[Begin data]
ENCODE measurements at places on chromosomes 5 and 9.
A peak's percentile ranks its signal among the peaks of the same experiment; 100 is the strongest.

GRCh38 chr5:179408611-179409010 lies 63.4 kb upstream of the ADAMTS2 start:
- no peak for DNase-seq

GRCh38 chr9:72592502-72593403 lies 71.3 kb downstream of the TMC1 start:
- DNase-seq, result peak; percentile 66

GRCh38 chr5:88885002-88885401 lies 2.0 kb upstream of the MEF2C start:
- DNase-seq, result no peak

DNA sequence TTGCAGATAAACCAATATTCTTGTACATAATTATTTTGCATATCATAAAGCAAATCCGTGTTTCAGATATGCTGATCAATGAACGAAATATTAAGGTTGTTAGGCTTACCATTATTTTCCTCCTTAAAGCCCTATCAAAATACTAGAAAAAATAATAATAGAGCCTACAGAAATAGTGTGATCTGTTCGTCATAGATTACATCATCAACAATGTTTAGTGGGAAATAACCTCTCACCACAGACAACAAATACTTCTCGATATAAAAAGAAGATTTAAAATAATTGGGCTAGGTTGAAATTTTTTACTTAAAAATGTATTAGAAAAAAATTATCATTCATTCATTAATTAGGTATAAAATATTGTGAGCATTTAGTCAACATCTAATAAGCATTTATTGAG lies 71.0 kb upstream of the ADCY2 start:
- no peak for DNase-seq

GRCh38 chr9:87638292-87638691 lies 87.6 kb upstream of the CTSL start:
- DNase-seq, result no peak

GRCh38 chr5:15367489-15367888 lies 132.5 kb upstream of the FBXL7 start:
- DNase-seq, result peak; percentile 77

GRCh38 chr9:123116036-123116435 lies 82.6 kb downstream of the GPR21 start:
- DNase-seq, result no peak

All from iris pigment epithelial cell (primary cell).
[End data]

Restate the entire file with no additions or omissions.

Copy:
ENCODE measurements at places on chromosomes 5 and 9.
A peak's percentile ranks its signal among the peaks of the same experiment; 100 is the strongest.

GRCh38 chr5:179408611-179409010 lies 63.4 kb upstream of the ADAMTS2 start:
- no peak for DNase-seq

GRCh38 chr9:72592502-72593403 lies 71.3 kb downstream of the TMC1 start:
- DNase-seq, result peak; percentile 66

GRCh38 chr5:88885002-88885401 lies 2.0 kb upstream of the MEF2C start:
- DNase-seq, result no peak

DNA sequence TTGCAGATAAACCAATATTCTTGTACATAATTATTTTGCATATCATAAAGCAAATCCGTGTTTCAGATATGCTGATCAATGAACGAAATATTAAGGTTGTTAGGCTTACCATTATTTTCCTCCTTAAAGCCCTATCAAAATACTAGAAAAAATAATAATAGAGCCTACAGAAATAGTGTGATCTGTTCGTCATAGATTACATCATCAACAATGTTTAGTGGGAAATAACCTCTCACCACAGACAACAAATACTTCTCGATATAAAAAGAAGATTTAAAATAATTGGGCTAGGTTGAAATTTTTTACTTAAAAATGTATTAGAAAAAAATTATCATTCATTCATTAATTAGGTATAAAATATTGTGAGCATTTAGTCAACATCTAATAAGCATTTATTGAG lies 71.0 kb upstream of the ADCY2 start:
- no peak for DNase-seq

GRCh38 chr9:87638292-87638691 lies 87.6 kb upstream of the CTSL start:
- DNase-seq, result no peak

GRCh38 chr5:15367489-15367888 lies 132.5 kb upstream of the FBXL7 start:
- DNase-seq, result peak; percentile 77

GRCh38 chr9:123116036-123116435 lies 82.6 kb downstream of the GPR21 start:
- DNase-seq, result no peak

All from iris pigment epithelial cell (primary cell).